We all know about them – those legendary articles that transcend their fields and attain status as  ‘compulsory annual reading for scientists.’  Their ideologies are pure, their arguments are well reasoned and their applications are manifold.  Unfortunately, a small class of these articles maintain their theoretical impact because their practical impact is minimal, at least in certain fields.  Whilst reading these masterpieces, we love them, but when we get back to work, we find it all too easy to slip into our bad old habits, comfortable in the knowledge that we know the principles of science even if the current project doesn’t best embody them.

Yesterday I read Strong Inference, an 8-page article by (bio)physicist John R. Platt published in Science in 1964 (doi:10.1126/science.146.3642.347).  I don’t know if  I was reading it for the first time, or if I had done so previously for an undergraduate Philosophy of Psychology class.  Either way, I found coming across it and taking the time to read it (again) to be thoroughly invigorating.  The basic argument is the Popperian tenet that there is no value in proof because data can prove multiple theories, there is only value in disproof and the subsequent disregard of the disproved theory.  In the article, Platt supports this thesis by outlining a number of methods that afford this form of ‘strong inference’.  These methods include an at first surprising dismissal of the testing of quantitatively distinct hypotheses in favour of testing qualitatively distinct hypotheses.

“Many-perhaps most-of the great issues of science are qualitative, not quantitative, even in physics and chemistry.  Equations and measurements are useful when and only when they are related to proof; but proof or disproof comes first and is in fact strongest when it is absolutely convincing without any quantitative measurement.”
That is, it is far more compelling to adjudicate between two theories that make qualitatively different predictions about phenomenon X (e.g. according to theory A, X will rise, but according to theory B, X will fall) than it is to adjudicate between theories that make quantitatively different predictions that differ only by degree (e.g. according to theory A, X will rise by 10, but according to theory B, X will rise by 20).

Reading the article provided an  invigorating experience.  It filled me with a ‘wonder of first-principles’ – a delight in the understanding of how and why something works – and it reminded me that the power of falsification forms the foundations of the scientific method.  Then, when I examined my own position in relation to the article, and I found it less invigorating and a little more thought-provoking.  I thought back to the situations where I lost sight of the goal of falsification and was content with trying to find evidence and a compelling argument to support a sensible idea… not a sin in itself, but it doesn’t represent strong inference as outlined by Platt.  To take the metaphor of foundations further, maybe a house is first built over strong foundations, but as it expands it needs to stay true to those foundations. If it expands outwards and builds on its own structure without regard for whether or not the extensions are supported by the foundations, it will eventually display a very noticeable lack of structural integrity.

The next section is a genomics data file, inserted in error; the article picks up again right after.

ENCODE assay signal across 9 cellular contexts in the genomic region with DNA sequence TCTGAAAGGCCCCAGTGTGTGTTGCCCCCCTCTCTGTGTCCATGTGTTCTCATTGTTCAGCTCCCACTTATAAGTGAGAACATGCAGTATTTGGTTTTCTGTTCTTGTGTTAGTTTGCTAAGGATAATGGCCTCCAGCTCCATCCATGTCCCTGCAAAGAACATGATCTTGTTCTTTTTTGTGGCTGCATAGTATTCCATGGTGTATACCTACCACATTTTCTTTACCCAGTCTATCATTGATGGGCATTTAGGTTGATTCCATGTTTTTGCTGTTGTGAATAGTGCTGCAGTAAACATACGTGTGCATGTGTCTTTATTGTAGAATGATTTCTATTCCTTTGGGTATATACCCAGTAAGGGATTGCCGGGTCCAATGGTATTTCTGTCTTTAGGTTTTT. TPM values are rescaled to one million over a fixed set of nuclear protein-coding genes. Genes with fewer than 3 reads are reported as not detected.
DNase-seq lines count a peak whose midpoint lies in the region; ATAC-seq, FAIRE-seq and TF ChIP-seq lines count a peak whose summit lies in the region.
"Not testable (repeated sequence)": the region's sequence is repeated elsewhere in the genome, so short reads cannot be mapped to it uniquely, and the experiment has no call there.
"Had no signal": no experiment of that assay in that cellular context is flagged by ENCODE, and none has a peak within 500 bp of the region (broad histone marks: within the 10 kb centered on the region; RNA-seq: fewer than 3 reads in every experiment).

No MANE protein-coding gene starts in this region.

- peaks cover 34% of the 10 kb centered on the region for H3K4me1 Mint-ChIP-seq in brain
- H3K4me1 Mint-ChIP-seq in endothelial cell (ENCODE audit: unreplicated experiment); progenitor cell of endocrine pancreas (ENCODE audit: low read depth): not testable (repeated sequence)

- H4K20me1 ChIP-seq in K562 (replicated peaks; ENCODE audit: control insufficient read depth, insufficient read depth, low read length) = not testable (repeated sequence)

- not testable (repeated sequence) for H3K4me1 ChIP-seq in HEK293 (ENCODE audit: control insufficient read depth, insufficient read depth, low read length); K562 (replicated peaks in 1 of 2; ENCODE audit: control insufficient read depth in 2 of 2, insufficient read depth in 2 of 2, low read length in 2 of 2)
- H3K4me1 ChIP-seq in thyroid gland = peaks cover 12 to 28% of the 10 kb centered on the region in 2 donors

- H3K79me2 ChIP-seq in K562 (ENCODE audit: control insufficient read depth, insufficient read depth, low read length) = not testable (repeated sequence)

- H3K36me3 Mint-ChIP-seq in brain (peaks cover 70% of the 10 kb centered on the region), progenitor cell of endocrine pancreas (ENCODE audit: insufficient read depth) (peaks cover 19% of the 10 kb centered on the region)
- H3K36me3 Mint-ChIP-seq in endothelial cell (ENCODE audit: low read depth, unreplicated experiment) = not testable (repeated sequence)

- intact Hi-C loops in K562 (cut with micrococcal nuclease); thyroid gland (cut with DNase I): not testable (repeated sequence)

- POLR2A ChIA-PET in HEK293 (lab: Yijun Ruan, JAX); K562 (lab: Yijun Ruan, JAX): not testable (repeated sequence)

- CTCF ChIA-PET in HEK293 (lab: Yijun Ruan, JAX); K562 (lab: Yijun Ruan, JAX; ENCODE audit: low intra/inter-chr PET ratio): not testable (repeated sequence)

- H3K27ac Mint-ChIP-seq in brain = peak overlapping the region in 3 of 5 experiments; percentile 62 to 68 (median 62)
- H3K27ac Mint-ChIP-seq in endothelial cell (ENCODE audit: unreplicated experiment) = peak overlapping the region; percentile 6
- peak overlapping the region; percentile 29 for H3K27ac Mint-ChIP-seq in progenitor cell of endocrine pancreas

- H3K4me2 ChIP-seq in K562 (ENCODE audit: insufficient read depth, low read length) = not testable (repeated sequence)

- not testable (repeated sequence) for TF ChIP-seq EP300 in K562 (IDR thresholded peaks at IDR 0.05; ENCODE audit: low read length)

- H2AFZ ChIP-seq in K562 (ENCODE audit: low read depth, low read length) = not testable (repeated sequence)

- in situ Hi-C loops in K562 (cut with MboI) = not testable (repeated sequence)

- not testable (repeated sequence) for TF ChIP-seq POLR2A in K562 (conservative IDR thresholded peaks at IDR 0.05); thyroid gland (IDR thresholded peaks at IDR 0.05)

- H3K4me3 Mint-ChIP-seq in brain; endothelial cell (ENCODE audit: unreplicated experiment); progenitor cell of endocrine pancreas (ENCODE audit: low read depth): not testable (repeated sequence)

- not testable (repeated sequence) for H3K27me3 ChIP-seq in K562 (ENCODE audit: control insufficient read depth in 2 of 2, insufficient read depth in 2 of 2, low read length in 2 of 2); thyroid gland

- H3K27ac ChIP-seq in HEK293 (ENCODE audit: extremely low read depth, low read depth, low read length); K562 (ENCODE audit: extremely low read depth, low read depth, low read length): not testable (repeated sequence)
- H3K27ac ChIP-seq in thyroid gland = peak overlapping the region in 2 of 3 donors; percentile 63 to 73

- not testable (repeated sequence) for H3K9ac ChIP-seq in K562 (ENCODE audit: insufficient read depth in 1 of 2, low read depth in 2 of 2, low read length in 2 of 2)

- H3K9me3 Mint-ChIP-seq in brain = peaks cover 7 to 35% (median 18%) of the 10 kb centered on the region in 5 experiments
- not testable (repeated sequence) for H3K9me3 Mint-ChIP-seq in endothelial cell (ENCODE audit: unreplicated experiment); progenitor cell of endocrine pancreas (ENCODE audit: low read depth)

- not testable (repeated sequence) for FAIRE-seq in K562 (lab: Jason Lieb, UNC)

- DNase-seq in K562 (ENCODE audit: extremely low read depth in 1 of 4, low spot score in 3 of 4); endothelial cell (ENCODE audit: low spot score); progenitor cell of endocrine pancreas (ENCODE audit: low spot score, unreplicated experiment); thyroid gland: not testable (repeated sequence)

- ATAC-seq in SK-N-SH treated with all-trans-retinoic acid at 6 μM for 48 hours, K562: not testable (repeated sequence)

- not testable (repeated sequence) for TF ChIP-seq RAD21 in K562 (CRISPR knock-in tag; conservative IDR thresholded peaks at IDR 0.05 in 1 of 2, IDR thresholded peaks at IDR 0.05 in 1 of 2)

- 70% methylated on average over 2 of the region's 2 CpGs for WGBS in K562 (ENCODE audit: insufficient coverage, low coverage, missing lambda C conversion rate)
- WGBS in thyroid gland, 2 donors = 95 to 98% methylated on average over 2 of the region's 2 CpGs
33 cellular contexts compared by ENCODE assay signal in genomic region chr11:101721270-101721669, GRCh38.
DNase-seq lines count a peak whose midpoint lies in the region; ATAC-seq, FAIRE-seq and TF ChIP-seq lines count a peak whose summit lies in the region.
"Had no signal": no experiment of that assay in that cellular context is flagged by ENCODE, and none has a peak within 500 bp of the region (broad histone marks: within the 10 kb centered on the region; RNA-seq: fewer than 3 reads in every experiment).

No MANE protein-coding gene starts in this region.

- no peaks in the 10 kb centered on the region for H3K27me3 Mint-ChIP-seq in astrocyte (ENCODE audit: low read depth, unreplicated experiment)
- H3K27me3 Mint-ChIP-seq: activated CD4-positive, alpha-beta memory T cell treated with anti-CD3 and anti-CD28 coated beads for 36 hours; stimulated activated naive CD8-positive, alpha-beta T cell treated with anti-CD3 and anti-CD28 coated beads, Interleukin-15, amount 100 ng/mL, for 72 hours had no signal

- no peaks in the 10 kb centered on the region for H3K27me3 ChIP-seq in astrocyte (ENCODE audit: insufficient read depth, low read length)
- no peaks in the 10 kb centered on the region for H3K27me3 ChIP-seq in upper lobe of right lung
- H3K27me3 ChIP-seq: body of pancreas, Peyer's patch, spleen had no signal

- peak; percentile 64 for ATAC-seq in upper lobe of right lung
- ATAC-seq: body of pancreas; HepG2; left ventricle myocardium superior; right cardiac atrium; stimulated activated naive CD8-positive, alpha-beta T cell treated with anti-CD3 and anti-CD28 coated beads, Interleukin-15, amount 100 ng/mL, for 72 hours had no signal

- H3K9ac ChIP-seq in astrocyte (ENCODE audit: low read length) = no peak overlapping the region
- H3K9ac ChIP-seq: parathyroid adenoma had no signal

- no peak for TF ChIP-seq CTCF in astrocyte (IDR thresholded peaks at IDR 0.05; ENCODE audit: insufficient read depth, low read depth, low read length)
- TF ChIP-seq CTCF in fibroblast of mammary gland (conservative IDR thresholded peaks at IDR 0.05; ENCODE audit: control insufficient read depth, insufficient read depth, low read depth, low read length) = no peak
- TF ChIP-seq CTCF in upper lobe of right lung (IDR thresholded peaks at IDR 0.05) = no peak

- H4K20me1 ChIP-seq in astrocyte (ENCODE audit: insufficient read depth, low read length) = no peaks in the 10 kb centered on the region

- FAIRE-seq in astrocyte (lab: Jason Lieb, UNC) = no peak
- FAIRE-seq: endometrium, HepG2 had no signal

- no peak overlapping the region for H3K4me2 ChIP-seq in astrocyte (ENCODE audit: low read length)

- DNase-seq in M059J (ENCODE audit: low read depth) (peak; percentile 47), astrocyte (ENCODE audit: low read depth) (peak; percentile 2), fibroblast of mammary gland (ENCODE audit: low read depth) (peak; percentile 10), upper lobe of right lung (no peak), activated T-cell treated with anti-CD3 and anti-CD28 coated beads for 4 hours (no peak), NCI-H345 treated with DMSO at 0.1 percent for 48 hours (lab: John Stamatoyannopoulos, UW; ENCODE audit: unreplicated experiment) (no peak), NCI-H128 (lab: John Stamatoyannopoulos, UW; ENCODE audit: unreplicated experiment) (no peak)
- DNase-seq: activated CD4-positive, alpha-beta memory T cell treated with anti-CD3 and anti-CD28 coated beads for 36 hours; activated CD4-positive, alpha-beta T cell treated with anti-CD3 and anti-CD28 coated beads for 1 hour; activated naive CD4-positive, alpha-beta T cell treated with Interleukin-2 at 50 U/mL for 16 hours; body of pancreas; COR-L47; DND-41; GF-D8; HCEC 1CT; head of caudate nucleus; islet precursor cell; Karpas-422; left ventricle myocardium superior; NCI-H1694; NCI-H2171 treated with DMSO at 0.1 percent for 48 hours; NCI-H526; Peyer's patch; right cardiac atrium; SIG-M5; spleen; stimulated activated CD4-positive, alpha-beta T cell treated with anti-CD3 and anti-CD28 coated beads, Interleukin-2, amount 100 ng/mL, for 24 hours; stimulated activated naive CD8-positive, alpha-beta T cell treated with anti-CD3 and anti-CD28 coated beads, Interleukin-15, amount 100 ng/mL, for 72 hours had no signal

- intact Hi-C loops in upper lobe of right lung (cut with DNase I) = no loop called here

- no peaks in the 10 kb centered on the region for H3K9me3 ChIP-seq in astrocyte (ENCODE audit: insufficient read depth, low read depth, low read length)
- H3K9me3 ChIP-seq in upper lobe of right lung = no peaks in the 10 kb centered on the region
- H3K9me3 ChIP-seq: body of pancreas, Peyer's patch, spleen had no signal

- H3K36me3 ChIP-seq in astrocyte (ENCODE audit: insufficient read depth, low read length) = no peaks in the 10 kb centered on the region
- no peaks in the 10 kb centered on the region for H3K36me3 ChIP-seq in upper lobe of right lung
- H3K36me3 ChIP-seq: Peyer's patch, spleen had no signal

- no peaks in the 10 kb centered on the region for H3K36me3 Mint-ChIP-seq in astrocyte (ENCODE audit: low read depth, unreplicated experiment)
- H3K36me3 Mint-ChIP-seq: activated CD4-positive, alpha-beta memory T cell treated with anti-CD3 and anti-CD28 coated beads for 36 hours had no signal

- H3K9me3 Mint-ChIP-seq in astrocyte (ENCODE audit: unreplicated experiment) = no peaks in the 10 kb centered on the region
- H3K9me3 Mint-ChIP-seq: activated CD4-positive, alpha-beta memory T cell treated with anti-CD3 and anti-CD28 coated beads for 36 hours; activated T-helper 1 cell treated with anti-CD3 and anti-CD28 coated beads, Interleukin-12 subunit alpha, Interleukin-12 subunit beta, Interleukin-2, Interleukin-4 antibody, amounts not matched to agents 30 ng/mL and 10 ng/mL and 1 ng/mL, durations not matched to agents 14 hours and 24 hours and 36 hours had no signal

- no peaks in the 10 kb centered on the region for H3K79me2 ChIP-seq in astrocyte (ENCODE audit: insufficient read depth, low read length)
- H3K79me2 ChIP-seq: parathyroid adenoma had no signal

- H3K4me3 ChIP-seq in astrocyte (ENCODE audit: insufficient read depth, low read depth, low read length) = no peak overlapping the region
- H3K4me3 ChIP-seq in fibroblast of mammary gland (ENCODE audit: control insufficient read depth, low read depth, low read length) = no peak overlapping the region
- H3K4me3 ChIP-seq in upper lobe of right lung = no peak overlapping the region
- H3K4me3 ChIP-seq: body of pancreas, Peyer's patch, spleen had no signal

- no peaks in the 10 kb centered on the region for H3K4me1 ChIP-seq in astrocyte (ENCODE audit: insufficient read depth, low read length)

It is easy to spot that lack of structural integrity in the arguments of others, especially when they take a stance against your own position.  It’s why we hate Reviewer 2 so much – “Of course he was going to recommend rejection” I might say, “How can he devote his career to Theory A when it’s totally inconsistent with finding F and any argument he makes to accommodate it makes his theory unfalsifiable?”  But I must apply these same standards to my own research.  What theories do my findings disprove? “Why am I still considering theory B,” I should also be saying, “when finding G and the H-effect disproved it nearly 20 years ago?” But of course this kind of self-critical thinking is uncomfortable for all of us, especially when we find ourselves to be (occasional) hypocrites.

Maybe for this reason, this  kind of self-examination has not taken hold in many fields of Psychology – it’s just too painful.  And unfortunately, that is why Platt’s article still carries such weight.  I look forward to a time when I can recommend it to my PhD students, not because it reminds them of the oft-forgotten founding principles of Psychology, but because it reinforces their commitment to the problem-oriented method that will guide their successful careers in science.

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